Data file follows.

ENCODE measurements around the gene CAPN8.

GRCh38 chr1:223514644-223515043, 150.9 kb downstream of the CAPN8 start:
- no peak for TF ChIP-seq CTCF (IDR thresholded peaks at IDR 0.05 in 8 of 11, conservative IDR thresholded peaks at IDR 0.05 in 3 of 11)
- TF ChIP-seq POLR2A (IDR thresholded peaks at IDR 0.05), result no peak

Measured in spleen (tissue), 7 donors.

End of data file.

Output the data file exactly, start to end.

ENCODE measurements around the gene CAPN8.

GRCh38 chr1:223514644-223515043, 150.9 kb downstream of the CAPN8 start:
- no peak for TF ChIP-seq CTCF (IDR thresholded peaks at IDR 0.05 in 8 of 11, conservative IDR thresholded peaks at IDR 0.05 in 3 of 11)
- TF ChIP-seq POLR2A (IDR thresholded peaks at IDR 0.05), result no peak

Measured in spleen (tissue), 7 donors.